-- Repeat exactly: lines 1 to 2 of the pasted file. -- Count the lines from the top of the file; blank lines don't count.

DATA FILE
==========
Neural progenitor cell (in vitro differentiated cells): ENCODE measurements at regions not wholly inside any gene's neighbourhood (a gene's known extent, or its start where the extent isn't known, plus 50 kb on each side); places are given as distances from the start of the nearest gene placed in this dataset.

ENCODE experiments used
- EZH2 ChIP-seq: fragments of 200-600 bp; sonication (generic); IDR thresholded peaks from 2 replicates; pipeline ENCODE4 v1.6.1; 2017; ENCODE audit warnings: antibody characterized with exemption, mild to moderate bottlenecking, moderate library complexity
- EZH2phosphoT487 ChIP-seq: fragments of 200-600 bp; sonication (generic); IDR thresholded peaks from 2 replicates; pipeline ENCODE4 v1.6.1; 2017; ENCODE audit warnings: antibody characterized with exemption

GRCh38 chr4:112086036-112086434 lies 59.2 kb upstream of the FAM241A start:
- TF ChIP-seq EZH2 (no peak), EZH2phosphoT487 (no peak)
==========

Neural progenitor cell (in vitro differentiated cells): ENCODE measurements at regions not wholly inside any gene's neighbourhood (a gene's known extent, or its start where the extent isn't known, plus 50 kb on each side); places are given as distances from the start of the nearest gene placed in this dataset.

ENCODE experiments used